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Another Hot Lawsuit: McDonald’s Coffee

McDonald’s hot coffee strikes again! Decades after the famous personal injury lawsuit against McDonald’s for their scalding coffee, another similar lawsuit is in the news.

But is it déjà vu or a case of bad luck?

In 1992, 79-year-old Stella Liebeck was severely burned by McDonald’s coffee that she spilled on her lap. Stella was a passenger in her grandson’s car, and she ordered a cup of coffee through McDonald’s drive-thru.

Her grandson then parked the car so Stella could add cream and sugar. Stella removed the lid and supported the coffee cup between her knees. The cup of coffee spilled into the seat, soaking her sweatpants with the scalding liquid.

The coffee was dangerously hot—hot enough to cause third-degree burns in just three seconds—even through her clothes. The third-degree burns covered 16 percent of her body, including her inner thighs and genitals.

The skin was burned away to the layers of muscle and fatty tissue. The injuries resulted in eight days of hospitalization, multiple skin grafts, and a two-year recovery.

Stella tried to settle the case for $20,000, but McDonald’s countered with their highest offer landing at $800. This did not even cover her medical expenses!

During the trial, the jurors saw graphic photos of Stella’s burns and heard experts testify about how hot coffee should be. It was revealed that McDonald’s coffee was 30 to 40 degrees hotter than the coffee served by other companies.

Evidence was also disclosed that 700 other people (including children) had been burned before by McDonald’s coffee; and, even though the company knew its coffee could cause serious burns—and was, in fact, doing so—McDonald’s decided that the number of burns was not significant when compared to the billions of cups served annually (and the billions of dollars it made on those sales).

In the end, the jurors awarded Stella $200,000 in compensatory damages for her pain, suffering, and medical costs, but those damages were reduced to $160,000 because the jury found her 20 percent responsible. (In a comparative negligence jurisdiction, the jury assigns the degree of fault of each part, and the compensatory damages are reduced based on the plaintiff’s measure of fault.)

The jury awarded $2.7 million in punitive damages (which was the equivalent of two days of McDonald’s revenue from coffee sales). The trial judge reduced the punitive damages to $480,000 while noting that McDonald’s behavior had been “willful, wanton, and reckless.” The parties later settled.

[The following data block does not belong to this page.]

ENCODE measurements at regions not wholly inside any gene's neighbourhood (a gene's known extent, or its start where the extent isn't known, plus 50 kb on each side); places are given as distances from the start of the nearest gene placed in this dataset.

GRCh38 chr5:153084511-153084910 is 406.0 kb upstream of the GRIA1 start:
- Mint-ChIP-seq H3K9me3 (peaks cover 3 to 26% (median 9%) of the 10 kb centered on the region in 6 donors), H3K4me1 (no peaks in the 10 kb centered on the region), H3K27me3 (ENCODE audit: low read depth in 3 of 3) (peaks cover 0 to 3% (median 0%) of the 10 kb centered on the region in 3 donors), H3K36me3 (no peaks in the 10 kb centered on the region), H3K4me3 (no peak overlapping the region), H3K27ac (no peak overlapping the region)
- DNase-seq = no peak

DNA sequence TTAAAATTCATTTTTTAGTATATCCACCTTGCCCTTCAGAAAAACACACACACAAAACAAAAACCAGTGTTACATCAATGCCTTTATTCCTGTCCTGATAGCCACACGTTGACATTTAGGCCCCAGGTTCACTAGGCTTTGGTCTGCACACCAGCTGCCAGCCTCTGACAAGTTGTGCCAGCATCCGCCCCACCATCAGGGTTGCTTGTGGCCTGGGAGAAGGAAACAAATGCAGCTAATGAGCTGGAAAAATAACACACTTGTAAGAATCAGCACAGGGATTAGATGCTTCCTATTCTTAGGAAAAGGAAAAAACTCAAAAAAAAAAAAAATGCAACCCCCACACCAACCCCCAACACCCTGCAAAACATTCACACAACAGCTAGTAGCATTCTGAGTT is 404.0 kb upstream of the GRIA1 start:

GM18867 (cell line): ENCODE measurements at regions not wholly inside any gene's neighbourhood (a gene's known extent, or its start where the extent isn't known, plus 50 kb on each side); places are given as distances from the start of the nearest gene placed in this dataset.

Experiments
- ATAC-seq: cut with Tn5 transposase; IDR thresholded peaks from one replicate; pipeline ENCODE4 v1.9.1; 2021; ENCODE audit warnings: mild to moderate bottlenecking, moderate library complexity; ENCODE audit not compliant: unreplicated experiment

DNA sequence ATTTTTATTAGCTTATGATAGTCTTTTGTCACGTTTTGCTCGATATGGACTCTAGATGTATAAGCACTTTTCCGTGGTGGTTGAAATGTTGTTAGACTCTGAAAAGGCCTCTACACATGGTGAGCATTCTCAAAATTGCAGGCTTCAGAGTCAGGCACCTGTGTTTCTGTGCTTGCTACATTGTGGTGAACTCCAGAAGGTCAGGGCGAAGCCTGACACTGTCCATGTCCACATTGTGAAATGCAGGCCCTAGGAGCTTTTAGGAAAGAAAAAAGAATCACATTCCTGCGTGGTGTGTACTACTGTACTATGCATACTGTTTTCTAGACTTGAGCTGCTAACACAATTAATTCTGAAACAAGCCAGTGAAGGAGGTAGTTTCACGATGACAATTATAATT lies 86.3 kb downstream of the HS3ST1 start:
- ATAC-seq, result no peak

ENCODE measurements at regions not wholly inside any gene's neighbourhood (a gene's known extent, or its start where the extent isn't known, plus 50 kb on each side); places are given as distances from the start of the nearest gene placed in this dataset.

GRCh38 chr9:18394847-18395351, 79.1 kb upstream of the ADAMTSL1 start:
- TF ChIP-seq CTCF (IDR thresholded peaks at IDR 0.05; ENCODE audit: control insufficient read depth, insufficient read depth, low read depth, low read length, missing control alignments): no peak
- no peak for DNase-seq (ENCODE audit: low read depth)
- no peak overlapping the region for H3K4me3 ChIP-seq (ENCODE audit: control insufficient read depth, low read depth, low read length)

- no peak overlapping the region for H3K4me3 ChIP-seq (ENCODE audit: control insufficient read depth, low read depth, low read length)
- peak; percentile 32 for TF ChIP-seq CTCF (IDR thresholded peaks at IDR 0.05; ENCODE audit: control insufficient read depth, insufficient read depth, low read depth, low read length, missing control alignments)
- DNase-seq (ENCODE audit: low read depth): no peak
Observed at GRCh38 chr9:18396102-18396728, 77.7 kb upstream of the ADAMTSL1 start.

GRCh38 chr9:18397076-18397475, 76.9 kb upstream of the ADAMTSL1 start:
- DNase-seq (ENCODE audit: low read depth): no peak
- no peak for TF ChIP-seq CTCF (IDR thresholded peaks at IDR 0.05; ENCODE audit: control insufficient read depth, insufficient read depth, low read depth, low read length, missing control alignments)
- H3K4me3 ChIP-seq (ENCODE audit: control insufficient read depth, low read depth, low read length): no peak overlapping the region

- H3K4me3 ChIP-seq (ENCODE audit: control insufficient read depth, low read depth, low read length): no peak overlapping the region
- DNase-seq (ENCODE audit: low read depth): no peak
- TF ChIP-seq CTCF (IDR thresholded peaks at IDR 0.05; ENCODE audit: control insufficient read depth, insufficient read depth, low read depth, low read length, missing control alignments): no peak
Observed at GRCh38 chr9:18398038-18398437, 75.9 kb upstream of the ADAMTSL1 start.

How did McDonald’s change its business model after this verdict? The answer can be surprising. McDonald’s coffee is still the hottest coffee in the fast food industry, resting between 174 to 195 degrees Fahrenheit (remember, water boils at 212 degrees Fahrenheit).

McDonald’s solutions were to add warnings about the hot liquid in the coffee cup container, redesign their cups and lids to be thicker and sturdier, and add a cup sleeve for extra protection to the customer’s hand.

These changes did not solve the problem as other claims were filed. The most recent claim is from San Francisco where 85-year-old Mable Childress suffered first and second-degree burns after being handed a cup of McDonald’s coffee with a lid not properly secured. When she tried to take a sip of her coffee, the lid came off and spilled onto her legs, groin, and stomach.

Childress also claims that she tried to speak to a manager to report the incident immediately, but three employees “refused to help her.” After an hour spent with no progress made, she left and went straight to the emergency room.

Childress claims the incident has left her with scarring, ongoing physical and emotional pain, and medical expenses. Mable’s lawsuit does not focus on the temperature of the coffee (yet), but on the negligence of its employees in handling the coffee.

Like Stella’s case, it will be interesting to see how much responsibility is placed on Mable to confirm that the coffee lid was secured before drinking from the cup. Meanwhile, legal news geeks (like me) will enjoy the dialogue about the comparative negligence issues in this second round of hot coffee cases.

Thanks, McDonald’s. I’m Lovin’ It!

CNN Article: McDonald’s once again sued after customer burns herself on hot coffee 

American Museum of Tort Law: Liebeck v. McDonald’s

Washington Post Article: McDonald’s is being sued over a hot coffee spill — again

Grunge Article: What Happened After The McDonald’s Hot Coffee Lawsuit?

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